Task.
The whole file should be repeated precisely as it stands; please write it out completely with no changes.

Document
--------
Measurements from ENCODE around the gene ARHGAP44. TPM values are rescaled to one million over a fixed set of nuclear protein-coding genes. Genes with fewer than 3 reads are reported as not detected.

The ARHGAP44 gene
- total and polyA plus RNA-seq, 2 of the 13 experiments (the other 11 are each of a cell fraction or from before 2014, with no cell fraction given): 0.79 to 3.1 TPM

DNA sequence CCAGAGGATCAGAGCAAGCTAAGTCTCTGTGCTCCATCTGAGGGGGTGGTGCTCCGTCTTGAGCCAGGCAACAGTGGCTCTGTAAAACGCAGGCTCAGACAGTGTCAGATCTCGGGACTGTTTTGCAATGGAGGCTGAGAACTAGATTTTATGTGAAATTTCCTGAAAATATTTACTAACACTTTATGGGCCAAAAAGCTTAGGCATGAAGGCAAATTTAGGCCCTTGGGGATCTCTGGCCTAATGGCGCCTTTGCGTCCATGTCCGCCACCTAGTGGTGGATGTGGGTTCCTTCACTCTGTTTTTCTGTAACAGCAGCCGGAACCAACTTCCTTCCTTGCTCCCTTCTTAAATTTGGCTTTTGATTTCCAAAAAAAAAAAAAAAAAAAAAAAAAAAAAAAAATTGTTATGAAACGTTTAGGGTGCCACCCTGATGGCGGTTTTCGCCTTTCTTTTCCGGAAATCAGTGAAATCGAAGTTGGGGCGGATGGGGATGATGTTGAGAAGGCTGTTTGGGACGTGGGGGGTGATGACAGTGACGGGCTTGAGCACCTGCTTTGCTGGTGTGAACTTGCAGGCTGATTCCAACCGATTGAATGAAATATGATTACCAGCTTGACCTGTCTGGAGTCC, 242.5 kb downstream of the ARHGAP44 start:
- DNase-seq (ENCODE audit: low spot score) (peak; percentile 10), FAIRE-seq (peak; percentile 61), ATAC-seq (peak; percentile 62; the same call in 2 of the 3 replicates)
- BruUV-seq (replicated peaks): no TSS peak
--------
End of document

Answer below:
Measurements from ENCODE around the gene ARHGAP44. TPM values are rescaled to one million over a fixed set of nuclear protein-coding genes. Genes with fewer than 3 reads are reported as not detected.

The ARHGAP44 gene
- total and polyA plus RNA-seq, 2 of the 13 experiments (the other 11 are each of a cell fraction or from before 2014, with no cell fraction given): 0.79 to 3.1 TPM

DNA sequence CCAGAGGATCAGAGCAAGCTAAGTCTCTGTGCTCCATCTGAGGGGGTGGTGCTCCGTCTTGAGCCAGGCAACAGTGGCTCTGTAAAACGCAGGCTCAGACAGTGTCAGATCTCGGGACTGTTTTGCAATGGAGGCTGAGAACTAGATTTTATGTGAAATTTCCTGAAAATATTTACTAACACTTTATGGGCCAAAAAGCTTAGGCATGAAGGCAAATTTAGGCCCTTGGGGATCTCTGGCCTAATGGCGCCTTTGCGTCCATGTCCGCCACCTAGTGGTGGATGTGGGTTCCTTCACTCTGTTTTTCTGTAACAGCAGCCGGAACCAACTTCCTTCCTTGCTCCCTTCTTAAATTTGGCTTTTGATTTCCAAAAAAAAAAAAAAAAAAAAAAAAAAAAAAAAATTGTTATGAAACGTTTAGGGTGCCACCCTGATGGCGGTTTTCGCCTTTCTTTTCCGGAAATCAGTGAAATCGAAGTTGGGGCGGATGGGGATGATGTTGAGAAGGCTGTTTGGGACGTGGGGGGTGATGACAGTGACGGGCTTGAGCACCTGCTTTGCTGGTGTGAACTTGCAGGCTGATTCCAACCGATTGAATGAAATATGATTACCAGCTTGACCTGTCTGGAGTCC, 242.5 kb downstream of the ARHGAP44 start:
- DNase-seq (ENCODE audit: low spot score) (peak; percentile 10), FAIRE-seq (peak; percentile 61), ATAC-seq (peak; percentile 62; the same call in 2 of the 3 replicates)
- BruUV-seq (replicated peaks): no TSS peak